become the remote control for the world; it's the first stop, not TV”
– Will Margiloff, CEO of Innovation Interactive
Nothing is more realtime than Search. Have a question?
Search gets the answer for you right away. Need to find something right now?
Search will track it down in less than half a second. Search has the ability to
recover and discover information at the time
and (with the rise in Mobile Search) at
the place a person needs it. The need for immediate access to content fuels
the realtime web and its monetization potential.
consumes is rather obvious: it consumes the attention of its recipients. Hence
a wealth of information creates a poverty of attention and a need to allocate
that attention efficiently among the overabundance of information sources that
might consume it"
– Herb Simon (1971)
Before most people would ever conceive of Search “Engines” or
AdWords Herbert Simon understood value was in attention allocation, not the
information. Twitter is perhaps the best “push” application to better allocate
our attention amid the overabundance of information and Search the best “pull”
application. The Internet is littered with valuable moments of attention but conventional wisdom is that ad dollars are
not being allocated based on the percentage of public attention the medium
receives. This despite attention is the first part of marketing’s most well
known acronym AIDA (Attention, Interest, Desire, Action).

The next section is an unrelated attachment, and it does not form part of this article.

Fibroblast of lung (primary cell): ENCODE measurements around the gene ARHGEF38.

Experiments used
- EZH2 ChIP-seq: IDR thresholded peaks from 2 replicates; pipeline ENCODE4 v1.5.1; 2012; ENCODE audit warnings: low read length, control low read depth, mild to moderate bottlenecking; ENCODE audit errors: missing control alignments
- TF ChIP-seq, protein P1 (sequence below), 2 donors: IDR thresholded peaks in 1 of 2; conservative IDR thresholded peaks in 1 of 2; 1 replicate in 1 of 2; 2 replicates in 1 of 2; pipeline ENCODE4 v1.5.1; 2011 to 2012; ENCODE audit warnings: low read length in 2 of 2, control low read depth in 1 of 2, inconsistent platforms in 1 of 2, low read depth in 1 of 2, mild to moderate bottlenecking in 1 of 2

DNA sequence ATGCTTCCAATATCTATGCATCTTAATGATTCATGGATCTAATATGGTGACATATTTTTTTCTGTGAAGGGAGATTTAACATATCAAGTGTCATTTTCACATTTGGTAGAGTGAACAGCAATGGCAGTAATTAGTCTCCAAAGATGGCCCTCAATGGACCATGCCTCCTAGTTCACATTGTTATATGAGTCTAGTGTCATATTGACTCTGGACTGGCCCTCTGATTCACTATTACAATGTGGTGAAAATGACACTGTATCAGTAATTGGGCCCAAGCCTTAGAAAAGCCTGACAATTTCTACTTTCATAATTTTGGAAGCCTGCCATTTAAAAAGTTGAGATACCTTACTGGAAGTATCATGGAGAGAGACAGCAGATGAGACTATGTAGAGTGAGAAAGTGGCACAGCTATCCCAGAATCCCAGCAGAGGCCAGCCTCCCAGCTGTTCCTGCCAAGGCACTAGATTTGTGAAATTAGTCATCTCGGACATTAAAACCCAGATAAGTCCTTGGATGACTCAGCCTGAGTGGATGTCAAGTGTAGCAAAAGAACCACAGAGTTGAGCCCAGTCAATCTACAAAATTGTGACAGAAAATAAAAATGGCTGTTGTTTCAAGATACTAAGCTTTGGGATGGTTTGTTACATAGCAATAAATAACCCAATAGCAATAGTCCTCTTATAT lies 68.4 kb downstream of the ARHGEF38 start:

“A-I-D-A – get out
there. You got the prospects coming in. You think they need to get out of the
rain? A guy don’t walk on the lot lest he wants to buy. They’re sitting out
there waiting to give you their money. Are you going to take it? Are you man
enough to take it?”
– Blake (on a mission of mercy)
Google was man enough to take it. Advertisers have lined up
to give Google money in order to attract those valuable moments of attention. Today
there are nine advertisers bidding on the keyword “oil spill.” Prior to April
20th of this year there were none. These realtime emergent markets
are part of the power of Search. “Michael Jackson”, “Swine Flu”, “Super Bowl”, our
attention is fleeting but those moments of allocation whether they are hours,
days or months have people waiting to give their time and on the web. As with
other media channels time equals money.
“In two months, BP
went from spending very little on search advertising — about $57,000 a month
— to becoming one of Google's top advertisers, dropping nearly $3.6 million in
the month of June alone.”
This is what makes Search a unique channel. There is no planning
for Search. There are no flight dates for campaigns. Demand is based on the realtime
ebb and flow of public interest and intent. As Will said in the quote above,
Search is a user- controlled media. Giving people that control (apart from
being revolutionary) has worked out pretty darn well for advertisers. In fact,
creating more inventory to satisfy them has been Google’s number one priority
the past five years. There is simply not enough keyword driven inventory.
Some people may argue this is because Google has allocated attention
too efficiently. Others may argue the demand is simply not there. I believe
these moments of attention are abundant and require understanding the realtime
nature of attention. Capturing those moments of attention at different times
and in different places is the future of not only of Search advertising, but all
Blake would like your attention now:
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